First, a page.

This is not to imply an overnight transformation across the country.  The struggle for equality would continue for decades and, in many facets of American society, culture, education, housing, employment and access, continues to this very day.  Mr. Obama might be our President yet many predominately African American ghettos remain as blights, not so much on our communities, but rather on our conscience.  We should be able to do better for those most in need and this is not a rallying cry from a bleeding heart liberal for more public assistance, more welfare, more of anything of the kind.  It is simply a statement of need.  African Americans in some neighborhoods have literally no chance of obtaining a living wage job.  Many lack in even basic K through 12 educations with some of the “failing” schools failing far more than their students; they are failing all of society.

Those of us born in the years up until the late 1950’s likely can remember some of the signs and symbols of segregation and racism from our youth: the “Coloreds” section at the end of the lunch counter at Woolworths, the “Sunset” neighborhoods and communities that would not tolerate the presence of an African American in their midst after sunset.  In relative terms those days and times were not all that long ago.  Much progress has been made yet there is always room for more progress, more inclusion and standards need not be lowered to accommodate such inclusiveness.   

Prejudice no matter who it is directed at or aimed to is a soul sickness.  Prejudice is not innate, it is learned.  Children do not come into the world prewired, already circuited with inherent prejudice.  Yes, humans have the capacity for prejudice just as they do for all the other traits and characteristics we see manifest in others.  Prejudice, just like bias, intolerance and racism is taught, it is something a child learns not in nature but in nurture.  Like human cellular sponges our children draw from and acquire attitudes and behaviors from their parents and siblings, from the environments they are reared in.  Often without realizing, parents and older siblings, cousins, neighbors and friends introduce into a young mind ideas and words, concepts and beliefs that those tender pliable minds take in and hard-wire into their neural circuitry.  Sadly, this results in too many children “inheriting” the biases and prejudices of the elders around them.

One of human nature’s more troubling traits is our need to divide and conquer; to divide our world between “us” and “them”.  Since our earliest days living in hunter-gatherer settlements and likely farther back into antiquity, we naturally seek alliances with those we are obviously most closely related to and that need extends further out to those we see familiarity in.  That is the very basis of, as theorized by evolutionary biologists, are capacity for empathy; for our ability to sacrifice for the greater good even when that larger good is not immediate family.  Empathy, perhaps more than any other single trait, separates us from our closest relatives on the genetic tree.   

Biologically, there is no difference between human beings of different colors, ethnicities, races or creeds.  Genetically, on the submicroscopic scale of DNA, one would be hard pressed to identify any evidence that categorically proves a difference of any kind between people with Black skin, Brown Skin, Red Skin, Yellow Skin or White Skin.  Modern science has made this abundantly clear.  Our “differences” are of our own design, of a manufactured construct that is just a few eons removed from the tribal and familial warfare that determined if our species would survive or die.  We all occupy a very small intricately interconnected planet; the “pale blue dot” as viewed by Neil Armstrong from the Lunar surface in 1969.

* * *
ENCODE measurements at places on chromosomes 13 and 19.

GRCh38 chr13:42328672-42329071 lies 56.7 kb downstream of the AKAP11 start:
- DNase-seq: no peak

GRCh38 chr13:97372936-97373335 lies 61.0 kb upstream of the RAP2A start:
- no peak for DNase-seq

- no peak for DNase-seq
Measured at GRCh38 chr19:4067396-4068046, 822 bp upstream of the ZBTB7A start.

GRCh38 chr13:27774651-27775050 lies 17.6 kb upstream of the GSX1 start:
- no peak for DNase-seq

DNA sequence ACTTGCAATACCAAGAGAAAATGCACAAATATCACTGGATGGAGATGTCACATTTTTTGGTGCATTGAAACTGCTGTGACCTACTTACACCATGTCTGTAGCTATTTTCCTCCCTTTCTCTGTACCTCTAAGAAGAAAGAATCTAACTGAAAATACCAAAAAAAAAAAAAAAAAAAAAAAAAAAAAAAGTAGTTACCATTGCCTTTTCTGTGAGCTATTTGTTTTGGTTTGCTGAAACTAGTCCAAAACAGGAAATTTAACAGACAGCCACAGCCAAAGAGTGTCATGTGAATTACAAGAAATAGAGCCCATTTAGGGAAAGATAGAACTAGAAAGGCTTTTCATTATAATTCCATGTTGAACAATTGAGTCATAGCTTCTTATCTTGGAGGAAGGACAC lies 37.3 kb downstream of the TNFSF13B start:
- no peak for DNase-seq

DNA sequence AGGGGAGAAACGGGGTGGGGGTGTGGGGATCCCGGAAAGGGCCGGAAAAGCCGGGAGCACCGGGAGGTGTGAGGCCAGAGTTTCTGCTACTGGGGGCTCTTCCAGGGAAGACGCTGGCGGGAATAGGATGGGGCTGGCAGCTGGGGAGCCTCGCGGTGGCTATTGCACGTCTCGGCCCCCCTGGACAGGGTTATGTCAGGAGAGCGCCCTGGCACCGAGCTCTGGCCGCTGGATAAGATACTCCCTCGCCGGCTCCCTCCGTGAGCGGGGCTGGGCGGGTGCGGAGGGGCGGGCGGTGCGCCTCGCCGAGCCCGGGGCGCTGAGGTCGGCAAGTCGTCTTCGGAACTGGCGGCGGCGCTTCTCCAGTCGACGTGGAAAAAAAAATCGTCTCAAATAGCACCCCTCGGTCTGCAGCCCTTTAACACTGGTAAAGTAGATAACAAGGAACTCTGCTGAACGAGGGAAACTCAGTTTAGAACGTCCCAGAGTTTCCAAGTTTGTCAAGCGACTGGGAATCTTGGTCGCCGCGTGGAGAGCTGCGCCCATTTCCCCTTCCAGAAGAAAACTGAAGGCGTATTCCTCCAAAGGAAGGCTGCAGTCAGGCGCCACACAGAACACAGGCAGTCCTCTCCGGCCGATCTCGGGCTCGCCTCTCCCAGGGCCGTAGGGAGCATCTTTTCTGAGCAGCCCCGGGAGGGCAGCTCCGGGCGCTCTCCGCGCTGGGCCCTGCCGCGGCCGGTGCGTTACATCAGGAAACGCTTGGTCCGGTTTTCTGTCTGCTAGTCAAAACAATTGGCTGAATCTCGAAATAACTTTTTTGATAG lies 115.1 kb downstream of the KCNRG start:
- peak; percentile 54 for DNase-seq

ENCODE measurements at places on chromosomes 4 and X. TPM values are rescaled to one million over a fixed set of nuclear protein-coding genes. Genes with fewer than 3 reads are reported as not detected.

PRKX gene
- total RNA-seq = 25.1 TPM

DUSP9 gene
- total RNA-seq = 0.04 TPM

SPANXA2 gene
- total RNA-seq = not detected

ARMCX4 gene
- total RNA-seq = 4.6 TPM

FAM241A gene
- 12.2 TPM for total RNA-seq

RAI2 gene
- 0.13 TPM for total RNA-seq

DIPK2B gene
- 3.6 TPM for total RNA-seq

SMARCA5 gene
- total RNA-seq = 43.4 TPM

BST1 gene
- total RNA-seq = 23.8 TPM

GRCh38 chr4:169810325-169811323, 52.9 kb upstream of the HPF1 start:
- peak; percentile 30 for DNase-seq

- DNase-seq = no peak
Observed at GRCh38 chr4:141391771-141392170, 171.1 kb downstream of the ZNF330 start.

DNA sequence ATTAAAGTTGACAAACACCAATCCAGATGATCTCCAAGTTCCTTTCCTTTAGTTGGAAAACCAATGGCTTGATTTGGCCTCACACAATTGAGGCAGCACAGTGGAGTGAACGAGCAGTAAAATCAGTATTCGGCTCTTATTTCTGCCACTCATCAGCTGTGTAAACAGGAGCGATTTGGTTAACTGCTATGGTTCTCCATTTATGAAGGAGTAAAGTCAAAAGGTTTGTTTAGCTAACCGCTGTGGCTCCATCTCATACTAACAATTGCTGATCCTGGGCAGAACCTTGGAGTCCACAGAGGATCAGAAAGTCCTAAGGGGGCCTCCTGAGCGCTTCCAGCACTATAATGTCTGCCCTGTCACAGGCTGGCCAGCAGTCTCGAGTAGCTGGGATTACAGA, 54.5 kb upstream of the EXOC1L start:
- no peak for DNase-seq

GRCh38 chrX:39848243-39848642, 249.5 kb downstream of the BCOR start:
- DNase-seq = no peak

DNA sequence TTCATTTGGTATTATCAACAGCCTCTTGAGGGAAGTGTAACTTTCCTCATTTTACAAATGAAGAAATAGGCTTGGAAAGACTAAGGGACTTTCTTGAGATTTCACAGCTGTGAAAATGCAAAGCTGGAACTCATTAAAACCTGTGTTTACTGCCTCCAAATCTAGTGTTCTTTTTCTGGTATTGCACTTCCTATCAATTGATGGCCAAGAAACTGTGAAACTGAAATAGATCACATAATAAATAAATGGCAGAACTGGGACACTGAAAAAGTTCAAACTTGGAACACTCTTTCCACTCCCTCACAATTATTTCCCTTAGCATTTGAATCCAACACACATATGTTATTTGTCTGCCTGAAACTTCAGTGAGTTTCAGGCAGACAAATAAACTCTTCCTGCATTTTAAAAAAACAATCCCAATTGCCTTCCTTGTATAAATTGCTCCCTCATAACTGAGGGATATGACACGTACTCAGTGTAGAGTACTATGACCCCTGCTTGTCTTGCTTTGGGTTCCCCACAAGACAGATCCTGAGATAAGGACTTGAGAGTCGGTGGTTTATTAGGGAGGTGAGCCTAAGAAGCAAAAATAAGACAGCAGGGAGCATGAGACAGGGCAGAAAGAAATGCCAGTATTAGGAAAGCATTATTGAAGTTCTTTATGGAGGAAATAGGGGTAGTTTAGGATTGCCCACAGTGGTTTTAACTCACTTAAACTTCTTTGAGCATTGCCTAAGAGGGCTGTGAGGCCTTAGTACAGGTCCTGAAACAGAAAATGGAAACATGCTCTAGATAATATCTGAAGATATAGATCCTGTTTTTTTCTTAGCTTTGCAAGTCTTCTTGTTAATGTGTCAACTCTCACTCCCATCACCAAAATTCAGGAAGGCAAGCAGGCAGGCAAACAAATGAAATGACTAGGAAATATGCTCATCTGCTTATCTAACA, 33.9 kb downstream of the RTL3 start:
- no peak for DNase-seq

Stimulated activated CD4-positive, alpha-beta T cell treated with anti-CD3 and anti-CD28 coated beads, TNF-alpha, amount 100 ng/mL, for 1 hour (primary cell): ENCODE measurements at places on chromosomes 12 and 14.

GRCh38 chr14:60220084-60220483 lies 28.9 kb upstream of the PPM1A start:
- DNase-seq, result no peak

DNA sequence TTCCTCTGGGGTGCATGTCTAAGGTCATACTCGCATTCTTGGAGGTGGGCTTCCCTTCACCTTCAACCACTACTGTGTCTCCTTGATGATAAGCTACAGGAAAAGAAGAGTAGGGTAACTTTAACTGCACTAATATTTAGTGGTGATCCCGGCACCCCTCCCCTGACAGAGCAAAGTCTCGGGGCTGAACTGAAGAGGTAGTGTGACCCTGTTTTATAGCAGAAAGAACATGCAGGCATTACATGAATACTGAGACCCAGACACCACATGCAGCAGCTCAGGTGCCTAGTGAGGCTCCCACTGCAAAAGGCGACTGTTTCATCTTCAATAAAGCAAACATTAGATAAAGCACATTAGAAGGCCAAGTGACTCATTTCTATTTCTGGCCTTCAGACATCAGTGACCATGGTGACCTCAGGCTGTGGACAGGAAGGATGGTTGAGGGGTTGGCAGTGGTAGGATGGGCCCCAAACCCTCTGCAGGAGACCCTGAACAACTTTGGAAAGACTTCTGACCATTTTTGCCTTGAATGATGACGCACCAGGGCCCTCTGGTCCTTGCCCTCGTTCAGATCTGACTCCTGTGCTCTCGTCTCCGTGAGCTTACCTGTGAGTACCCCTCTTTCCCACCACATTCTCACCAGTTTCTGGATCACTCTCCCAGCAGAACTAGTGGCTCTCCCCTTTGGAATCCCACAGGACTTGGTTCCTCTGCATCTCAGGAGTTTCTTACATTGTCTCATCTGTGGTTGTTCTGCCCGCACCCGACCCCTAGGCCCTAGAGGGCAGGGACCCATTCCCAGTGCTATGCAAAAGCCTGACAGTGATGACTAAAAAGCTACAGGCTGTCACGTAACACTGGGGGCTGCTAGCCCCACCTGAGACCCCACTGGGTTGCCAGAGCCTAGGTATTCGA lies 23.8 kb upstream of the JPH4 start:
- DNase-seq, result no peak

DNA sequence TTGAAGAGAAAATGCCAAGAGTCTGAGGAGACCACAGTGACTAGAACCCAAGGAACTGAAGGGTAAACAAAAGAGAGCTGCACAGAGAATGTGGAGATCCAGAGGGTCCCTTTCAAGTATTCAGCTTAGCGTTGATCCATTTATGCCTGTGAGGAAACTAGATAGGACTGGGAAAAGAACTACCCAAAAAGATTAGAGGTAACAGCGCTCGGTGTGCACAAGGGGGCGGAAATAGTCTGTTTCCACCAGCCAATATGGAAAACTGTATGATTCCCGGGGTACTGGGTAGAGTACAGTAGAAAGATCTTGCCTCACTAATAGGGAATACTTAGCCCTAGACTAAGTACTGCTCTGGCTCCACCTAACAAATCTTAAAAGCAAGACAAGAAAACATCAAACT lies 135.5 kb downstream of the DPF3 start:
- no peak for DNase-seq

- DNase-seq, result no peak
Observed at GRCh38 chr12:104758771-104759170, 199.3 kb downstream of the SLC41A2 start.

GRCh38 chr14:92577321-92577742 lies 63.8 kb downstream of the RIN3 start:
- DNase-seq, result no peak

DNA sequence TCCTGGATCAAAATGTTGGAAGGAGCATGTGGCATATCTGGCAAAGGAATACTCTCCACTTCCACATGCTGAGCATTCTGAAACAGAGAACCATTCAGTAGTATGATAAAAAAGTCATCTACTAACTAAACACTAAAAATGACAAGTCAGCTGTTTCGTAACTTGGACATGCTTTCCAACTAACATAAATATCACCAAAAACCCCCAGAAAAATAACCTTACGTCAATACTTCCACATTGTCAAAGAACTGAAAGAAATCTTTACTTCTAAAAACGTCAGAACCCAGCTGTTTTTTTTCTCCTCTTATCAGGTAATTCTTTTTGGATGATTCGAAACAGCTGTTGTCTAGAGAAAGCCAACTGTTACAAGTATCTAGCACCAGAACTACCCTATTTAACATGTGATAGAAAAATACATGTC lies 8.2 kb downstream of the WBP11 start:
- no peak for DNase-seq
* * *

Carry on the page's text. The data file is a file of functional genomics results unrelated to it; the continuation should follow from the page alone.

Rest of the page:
As global citizens we should all and always be cognizant of our proximity, our shared humanity, and our “sameness”.  As Reverend Doctor Martin Luther King, Jr said just a year prior to his premature death, “Human progress is neither automatic nor inevitable... Every step toward the goal of justice requires sacrifice, suffering, and struggle; the tireless exertions and passionate concern of dedicated individuals”.  As Abraham Lincoln commented, “A house divided against itself cannot stand”, we all must try to put the pettiness and animosity aside.  We are all passengers on the same boat and we will, no doubt, either sink to doom or swim to redemption together.

Copyright The Brooding Cynyx 2015 © All Rights Reserved

Sunday, January 18, 2015


The Kouachi brother assassinate a French Police Officer outside the offices

of the satirical magazine Charlie Hebdo last week





(Tuesday January 13, 2015, NY, NY)  The carnage in France at the Paris office of a satirical newspaper, Charlie Hebdo, was not about an offensive cartoon depicting the Prophet Muhammad in a derogatory manner.  Yes, the perpetrators may have made that absurd claim just as they have launched attacks at other publications and journalists they deemed to be “Enemies of Islam”.  The brief siege and bloodshed at a Kosher market as well as the murder of four Police Officers in three separate incidents, one of whom ironically was a Muslim, were more about creating terror for terrors sake then any cartoon.